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Allergy Treatments - Fast Facts

This document has been developed by ASCIA, the peak professional body of clinical immunology/allergy specialists in Australia and New Zealand. ASCIA information is based on published literature and expert review, is not influenced by commercial organisations and is not intended to replace medical advice.        

For patient or carer support contact Allergy & Anaphylaxis Australia or Allergy New Zealand.

pdfASCIA PC FAST FACTS Allergy Treatments 202369.56 KB

  1. Adrenaline (epinephrine) injected into the outer mid-thigh is the immediate treatment of life threatening severe allergic reactions (anaphylaxis). Adrenaline rapidly reverses the effects of anaphylaxis by reducing throat swelling, opening airways, maintaining heart function, and blood pressure. Adrenaline injectors are designed to be used in emergencies by non-medical people, including patients themselves, if they are not too unwell.

  2. Allergen avoidance is essential in the management of severe allergies to foods, insects and drugs (medications). It is important to have plans in place to minimise the risk of exposure to allergens that can result in anaphylaxis.

  3. Allergen minimisation can be useful in the management of allergic rhinitis (hay fever). If it is possible to identify the allergen that causes the reaction, minimising exposure to the confirmed allergens may reduce symptoms.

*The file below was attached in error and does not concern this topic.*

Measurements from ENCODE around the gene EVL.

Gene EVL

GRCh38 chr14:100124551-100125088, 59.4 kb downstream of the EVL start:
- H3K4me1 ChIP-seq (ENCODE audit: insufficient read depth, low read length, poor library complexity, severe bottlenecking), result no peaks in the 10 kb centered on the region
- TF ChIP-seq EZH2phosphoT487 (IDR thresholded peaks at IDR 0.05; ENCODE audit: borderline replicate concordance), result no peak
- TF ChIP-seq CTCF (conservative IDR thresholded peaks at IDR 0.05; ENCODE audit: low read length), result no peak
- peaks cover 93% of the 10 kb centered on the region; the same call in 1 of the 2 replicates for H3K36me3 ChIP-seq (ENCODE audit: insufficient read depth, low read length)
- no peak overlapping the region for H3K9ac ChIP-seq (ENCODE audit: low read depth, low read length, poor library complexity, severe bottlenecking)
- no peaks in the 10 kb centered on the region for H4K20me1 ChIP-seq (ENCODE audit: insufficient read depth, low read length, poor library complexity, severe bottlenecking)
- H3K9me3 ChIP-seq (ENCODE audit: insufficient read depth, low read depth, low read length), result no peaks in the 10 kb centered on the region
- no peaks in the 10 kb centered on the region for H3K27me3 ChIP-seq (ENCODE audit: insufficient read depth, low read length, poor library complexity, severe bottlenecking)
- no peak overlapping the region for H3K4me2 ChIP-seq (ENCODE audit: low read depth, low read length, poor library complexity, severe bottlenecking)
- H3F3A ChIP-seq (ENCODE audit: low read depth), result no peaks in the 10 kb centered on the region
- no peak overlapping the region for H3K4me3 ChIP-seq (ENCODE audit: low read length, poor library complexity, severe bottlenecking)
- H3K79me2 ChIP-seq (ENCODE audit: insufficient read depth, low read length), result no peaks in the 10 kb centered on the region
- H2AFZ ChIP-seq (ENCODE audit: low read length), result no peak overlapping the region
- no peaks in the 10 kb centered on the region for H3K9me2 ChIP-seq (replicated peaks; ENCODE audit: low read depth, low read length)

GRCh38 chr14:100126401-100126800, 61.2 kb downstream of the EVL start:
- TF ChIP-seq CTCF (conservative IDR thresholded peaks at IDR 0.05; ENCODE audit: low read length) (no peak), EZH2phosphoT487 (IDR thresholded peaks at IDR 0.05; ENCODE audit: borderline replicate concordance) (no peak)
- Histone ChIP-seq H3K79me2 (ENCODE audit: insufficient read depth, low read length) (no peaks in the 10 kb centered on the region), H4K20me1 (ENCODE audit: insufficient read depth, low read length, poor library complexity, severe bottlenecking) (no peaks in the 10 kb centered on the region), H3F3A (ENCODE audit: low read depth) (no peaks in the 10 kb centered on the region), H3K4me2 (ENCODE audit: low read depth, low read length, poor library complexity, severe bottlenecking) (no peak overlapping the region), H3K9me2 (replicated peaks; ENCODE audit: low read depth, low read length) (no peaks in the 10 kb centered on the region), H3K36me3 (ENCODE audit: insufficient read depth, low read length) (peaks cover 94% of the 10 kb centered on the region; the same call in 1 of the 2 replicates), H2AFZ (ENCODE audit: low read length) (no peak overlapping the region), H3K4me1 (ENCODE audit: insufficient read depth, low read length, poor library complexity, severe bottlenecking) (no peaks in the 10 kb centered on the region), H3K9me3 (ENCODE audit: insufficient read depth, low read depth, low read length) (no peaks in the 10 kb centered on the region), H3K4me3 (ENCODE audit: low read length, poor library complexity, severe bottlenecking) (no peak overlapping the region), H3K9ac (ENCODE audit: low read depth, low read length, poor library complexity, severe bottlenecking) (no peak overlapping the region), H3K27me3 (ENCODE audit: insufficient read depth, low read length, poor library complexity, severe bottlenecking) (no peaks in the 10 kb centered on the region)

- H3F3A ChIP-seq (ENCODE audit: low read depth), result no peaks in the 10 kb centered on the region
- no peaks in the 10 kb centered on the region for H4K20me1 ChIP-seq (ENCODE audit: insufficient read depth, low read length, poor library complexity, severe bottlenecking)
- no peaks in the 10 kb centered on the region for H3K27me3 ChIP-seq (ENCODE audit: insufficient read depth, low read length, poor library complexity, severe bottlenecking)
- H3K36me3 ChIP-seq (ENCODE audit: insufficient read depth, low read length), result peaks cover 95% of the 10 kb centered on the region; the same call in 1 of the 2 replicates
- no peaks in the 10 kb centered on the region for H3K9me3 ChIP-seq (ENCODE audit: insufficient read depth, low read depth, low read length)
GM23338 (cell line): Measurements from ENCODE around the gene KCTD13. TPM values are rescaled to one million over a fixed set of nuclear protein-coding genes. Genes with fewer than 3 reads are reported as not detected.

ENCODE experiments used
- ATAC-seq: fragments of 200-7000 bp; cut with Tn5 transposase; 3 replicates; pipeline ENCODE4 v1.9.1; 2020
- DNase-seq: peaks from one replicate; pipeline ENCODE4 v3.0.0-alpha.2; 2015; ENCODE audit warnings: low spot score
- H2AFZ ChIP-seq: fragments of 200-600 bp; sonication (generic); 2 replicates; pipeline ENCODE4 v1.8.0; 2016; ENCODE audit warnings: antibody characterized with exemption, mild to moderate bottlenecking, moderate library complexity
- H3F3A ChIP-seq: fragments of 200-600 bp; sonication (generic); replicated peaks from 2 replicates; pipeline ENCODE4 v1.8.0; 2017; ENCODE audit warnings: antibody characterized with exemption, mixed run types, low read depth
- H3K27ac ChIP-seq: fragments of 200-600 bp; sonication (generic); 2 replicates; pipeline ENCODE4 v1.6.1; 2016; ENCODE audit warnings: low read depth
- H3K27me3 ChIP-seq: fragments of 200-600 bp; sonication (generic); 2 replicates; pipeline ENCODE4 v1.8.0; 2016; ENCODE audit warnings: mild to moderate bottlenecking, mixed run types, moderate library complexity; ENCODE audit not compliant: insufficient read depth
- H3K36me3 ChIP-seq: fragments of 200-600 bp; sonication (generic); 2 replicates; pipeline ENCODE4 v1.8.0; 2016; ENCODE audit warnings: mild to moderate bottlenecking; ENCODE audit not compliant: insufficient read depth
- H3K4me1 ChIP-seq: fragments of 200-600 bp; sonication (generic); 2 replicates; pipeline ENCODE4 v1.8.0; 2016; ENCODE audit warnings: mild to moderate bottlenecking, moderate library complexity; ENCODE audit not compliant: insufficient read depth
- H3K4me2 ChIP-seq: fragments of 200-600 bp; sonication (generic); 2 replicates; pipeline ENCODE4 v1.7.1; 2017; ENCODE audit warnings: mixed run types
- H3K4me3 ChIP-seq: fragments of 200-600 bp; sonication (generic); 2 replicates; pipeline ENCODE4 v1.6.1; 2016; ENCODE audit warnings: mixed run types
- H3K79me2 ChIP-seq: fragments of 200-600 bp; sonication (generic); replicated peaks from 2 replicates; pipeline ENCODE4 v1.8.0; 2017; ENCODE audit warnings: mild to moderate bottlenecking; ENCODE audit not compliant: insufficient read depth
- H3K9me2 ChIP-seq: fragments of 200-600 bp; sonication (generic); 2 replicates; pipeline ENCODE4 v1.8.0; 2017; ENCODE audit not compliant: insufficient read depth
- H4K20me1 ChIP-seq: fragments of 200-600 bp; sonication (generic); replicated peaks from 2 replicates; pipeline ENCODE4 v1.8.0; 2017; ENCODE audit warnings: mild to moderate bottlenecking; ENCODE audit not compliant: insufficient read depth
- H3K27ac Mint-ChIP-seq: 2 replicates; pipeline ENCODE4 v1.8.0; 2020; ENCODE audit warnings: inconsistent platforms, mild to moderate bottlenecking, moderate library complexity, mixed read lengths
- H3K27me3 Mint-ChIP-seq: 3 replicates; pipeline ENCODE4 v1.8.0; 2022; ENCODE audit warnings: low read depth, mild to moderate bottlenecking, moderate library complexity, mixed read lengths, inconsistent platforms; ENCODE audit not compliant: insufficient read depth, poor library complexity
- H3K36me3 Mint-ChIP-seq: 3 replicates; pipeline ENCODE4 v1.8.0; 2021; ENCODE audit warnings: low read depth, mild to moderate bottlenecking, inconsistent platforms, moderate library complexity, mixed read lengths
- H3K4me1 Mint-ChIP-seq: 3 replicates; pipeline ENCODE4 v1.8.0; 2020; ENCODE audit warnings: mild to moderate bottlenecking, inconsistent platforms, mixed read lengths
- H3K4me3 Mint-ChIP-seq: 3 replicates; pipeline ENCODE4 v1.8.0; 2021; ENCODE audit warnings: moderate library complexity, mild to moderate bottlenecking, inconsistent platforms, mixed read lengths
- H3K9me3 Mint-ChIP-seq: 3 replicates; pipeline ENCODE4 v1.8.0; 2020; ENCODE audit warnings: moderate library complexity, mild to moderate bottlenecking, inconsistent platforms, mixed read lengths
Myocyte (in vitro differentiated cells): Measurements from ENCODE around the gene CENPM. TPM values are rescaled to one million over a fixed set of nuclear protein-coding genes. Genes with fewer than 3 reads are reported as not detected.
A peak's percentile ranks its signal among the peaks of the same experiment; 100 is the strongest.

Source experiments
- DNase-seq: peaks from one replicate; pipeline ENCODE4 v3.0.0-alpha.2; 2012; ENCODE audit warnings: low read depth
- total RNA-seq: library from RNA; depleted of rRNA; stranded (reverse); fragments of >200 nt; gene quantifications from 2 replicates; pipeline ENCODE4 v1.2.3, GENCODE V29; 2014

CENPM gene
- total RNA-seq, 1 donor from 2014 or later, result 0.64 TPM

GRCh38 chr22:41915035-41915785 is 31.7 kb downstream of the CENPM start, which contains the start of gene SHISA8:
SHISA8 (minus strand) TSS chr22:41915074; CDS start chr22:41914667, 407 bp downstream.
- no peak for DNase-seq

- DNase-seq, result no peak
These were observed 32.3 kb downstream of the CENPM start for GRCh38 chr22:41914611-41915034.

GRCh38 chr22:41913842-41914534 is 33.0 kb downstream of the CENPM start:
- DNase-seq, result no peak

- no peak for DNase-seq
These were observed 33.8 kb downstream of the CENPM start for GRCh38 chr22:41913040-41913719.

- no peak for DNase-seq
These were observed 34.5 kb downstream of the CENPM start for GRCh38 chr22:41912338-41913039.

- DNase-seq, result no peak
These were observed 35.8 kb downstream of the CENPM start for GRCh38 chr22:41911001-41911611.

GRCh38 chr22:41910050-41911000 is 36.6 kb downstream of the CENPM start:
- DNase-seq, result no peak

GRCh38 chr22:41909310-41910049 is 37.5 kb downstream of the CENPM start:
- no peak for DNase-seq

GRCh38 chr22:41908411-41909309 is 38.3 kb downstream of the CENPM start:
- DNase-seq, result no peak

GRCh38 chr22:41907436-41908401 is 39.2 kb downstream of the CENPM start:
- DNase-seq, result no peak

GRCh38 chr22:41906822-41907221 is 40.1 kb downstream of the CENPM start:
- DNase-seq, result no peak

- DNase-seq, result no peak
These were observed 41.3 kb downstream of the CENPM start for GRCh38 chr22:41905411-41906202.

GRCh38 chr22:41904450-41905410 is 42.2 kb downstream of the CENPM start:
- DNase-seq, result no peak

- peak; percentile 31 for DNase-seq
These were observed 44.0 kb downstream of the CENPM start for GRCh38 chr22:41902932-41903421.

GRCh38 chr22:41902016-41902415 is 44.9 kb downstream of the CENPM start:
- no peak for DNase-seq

4. Treatments for allergic rhinitis can be recommended by a pharmacist and/or doctor. These include non-sedating antihistamines (tablets, syrups, nasal sprays, eye drops), saline (salt water) nasal sprays and rinses, intranasal corticosteroid (INCS) sprays, or sprays containing a combination of INCS and antihistamine.

  5. Allergen immunotherapy (AIT) for aeroallergens (such as pollen and dust mites) reduces the severity of allergy symptoms and the need for medications. It involves regular administration of gradually increasing doses of allergen extracts, usually over a period of three to five years. It can be given as injections or as sublingual (under the tongue) tablets, sprays or drops. It is usually recommended for allergic rhinitis when symptoms are severe. AIT is also known as desensitisation.

  6. Venom immunotherapy (VIT) for allergy to venom from insects (such as bees, wasps and stinging ants) reduces the severity of allergy symptoms and can prevent anaphylaxis. It involves regular administration of gradually increasing doses of allergen extracts, usually over a period of three to five years, given as injections. It is usually recommended for severe allergies to stinging insects. VIT is also known as desensitisation.

  7. Oral immunotherapy (OIT) for food allergy is currently the subject of research in Australia and New Zealand and is yet to enter routine clinical practice. People who have a diagnosed food allergy must avoid the food trigger unless they are participating in a research study led by a clinical immunology/allergy specialist.

  8. Immunomodulation and other therapies for severe atopic dermatitis (eczema) are now listed on the Pharmaceutical Benefits Scheme (PBS) in Australia. A clinical immunology/allergy specialist or dermatologist may consider prescribing this treatment for eligible people.

© ASCIA 2023

Content updated June 2023

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